These days it’s fairly common to see face masks littered around the place. They’re generally the blue disposable ones tossed aside in a street gutter or caught up in some long grass at your local park.
Over the past year there has been an alarming increase in the amount of seabirds and wildlife found tangled up in carelessly discarded single-use face masks.
What’s the problem?
Since masks became compulsory, it’s estimated that the UK throws out 53 million face masks per day.
But not all of them end up in landfill. Countless face masks are making their way into our rivers, meadows, oceans and other places they don’t belong. This is on top of the huge amount of plastic waste already choking the oceans.
Single-use or disposable face masks are made using a variety of plastics, including polypropylene, polyethylene and vinyl – which means they can take up to 450 years to break down. Even then, the plastic stays around as tiny microplastics.
Microplastic particles have been found both in the Antarctic and Arctic. Basically, they’re everywhere. And the all this extra plastic in the age of coronavirus is only adding to the problem.
But for animals like sea birds – it’s the straps of the masks that are causing the most immediate harm. Since March 2020, the RSPCA has had to help more than 900 animals caught in litter. Many of these were birds who are getting their feet caught up in disposable masks.
This seagull had to be freed after becoming tangled up with a face mask in Chelmsford, Essex.
Charities have voiced concerns that masks are posing a risk to the environment.
— Sky News (@SkyNews) July 21, 2020
A young gull with a disposable face mask tangled round its legs. As it has been there a while the poor birds limbs and joints are swollen. Hopefully with veterinary care at @SEWH he will soon recover. @RSPCA_official @RSPCA_Frontline pic.twitter.com/uqGCP7tlUf
— RSPCA Essex South (@rspcaessexsth) July 19, 2020
What can you do?
Choose to reuse
One of the best things you can do to help is to choose reusable face masks. Reusable face masks have lots of advantages as well as being safer for wildlife. You can reuse them, they are generally more comfortable to wear, and they can be washed along with your laundry.
Reusable face masks can also be made at home very cheaply. You can even make your own reusable face mask by upcycling an old shirt – no sewing necessary!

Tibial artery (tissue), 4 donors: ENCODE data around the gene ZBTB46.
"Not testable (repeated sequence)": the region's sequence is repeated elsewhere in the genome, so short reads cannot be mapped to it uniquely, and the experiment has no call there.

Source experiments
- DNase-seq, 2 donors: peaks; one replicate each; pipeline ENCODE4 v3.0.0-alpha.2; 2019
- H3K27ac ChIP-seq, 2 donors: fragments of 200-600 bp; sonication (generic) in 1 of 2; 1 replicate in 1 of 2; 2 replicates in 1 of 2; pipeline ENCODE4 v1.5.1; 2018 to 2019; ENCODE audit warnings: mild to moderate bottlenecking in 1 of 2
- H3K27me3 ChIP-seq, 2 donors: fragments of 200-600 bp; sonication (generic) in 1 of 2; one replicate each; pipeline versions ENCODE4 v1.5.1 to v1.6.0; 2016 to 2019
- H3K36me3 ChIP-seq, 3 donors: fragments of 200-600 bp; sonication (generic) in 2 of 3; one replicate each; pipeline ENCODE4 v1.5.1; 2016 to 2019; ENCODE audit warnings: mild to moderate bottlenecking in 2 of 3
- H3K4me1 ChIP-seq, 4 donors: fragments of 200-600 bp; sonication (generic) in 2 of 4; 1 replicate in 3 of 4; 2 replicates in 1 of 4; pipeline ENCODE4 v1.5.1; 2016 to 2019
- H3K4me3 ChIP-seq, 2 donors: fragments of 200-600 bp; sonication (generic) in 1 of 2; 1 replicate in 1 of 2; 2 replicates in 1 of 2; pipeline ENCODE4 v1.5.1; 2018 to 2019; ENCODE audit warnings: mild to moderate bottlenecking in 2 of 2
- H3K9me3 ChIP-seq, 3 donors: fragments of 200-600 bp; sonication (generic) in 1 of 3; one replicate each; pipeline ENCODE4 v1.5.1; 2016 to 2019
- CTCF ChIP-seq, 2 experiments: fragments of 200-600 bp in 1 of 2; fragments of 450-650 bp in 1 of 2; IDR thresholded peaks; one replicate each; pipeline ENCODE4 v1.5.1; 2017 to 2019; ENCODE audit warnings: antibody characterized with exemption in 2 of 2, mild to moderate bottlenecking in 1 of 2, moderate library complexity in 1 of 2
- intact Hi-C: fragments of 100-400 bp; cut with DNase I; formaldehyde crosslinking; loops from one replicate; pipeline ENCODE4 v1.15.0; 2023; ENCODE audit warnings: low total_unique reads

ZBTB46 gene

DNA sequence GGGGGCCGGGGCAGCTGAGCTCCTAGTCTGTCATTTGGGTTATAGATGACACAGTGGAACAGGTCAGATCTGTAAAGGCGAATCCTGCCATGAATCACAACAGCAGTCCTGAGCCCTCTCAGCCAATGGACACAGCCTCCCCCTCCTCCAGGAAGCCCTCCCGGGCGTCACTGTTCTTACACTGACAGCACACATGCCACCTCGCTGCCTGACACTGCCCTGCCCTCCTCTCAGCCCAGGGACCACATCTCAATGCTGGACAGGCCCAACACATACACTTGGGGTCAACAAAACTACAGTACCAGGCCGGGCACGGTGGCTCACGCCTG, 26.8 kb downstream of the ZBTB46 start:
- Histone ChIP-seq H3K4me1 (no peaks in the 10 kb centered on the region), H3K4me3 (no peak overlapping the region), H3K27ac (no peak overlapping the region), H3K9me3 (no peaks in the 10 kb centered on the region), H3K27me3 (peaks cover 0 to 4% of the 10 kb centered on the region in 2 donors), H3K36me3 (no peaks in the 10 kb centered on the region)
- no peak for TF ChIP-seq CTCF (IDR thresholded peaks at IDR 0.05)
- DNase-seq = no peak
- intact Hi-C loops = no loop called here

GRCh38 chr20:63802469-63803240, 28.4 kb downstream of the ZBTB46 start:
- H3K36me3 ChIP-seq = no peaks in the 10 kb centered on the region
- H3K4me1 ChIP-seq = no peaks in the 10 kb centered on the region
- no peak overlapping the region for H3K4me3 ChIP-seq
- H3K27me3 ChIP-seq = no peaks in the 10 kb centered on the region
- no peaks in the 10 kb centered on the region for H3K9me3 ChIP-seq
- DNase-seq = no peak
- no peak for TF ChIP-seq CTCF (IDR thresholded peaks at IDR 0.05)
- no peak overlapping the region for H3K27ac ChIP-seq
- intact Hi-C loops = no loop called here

And let’s face it, face masks are here to stay – at least for a while. So if you’re looking for one to buy, think of it as a long term investment.
Dispose of your mask thoughtfully
Of course, it’s not always possible to use reusable face masks. And it’s much more important to wear one than nothing at all. Also, for some lines of work, it is also compulsory to use disposable face masks – so don’t assume someone doesn’t care just because they’re in a disposable mask.
What is important, however, is that we dispose of masks thoughtfully. Face masks can’t be recycled so they need to go in your landfill bin. It’s also a good idea to make sure to put the mask as far down into the bin as possible – so there is less chance it might accidentally fly out of the bag. While it’s not a perfect solution – disposing of your mask thoughtfully in a bin means it’s more likely to end up in landfill than in rivers or the ocean.
Snip the straps
Another step you and others could take is to snip the straps. The RSPCA has urged people to snip the straps of their face masks before putting them in the bin. This means that if any face masks make their way into the environment, they’ll be less likely to tangle wildlife. (Just remember to always sanitise your hands afterwards!)
Also to note: while it is good to snip the straps of your own face mask, don’t attempt to do it to the ones lying on the street or beach (unless you’re in personal protective equipment). Face masks can still carry Covid-19 after they have been discarded – so no touch-ey.
Get active or support your local wildlife charity
However, if you’re really keen to get your hands dirty (so to speak) – look for guidance on canal and riverside litter-picking or beach clean ups. Just make sure to use the recommended safety equipment. It is also a good excuse to get out of the house and into nature – and these days, we need all the reasons we can get!
Or, if you feel more comfortable in the great indoors (totally understandable), look to see how you can support your local wildlife conservation charity online.
Spread the word
I only learned about this problem (and how I could help by snipping the straps on my mask) from scrolling through Instagram.
If you know other people that might not have heard about this issue, share this blog and encourage your friends and family to ditch disposable masks, and help protect nature and the environment.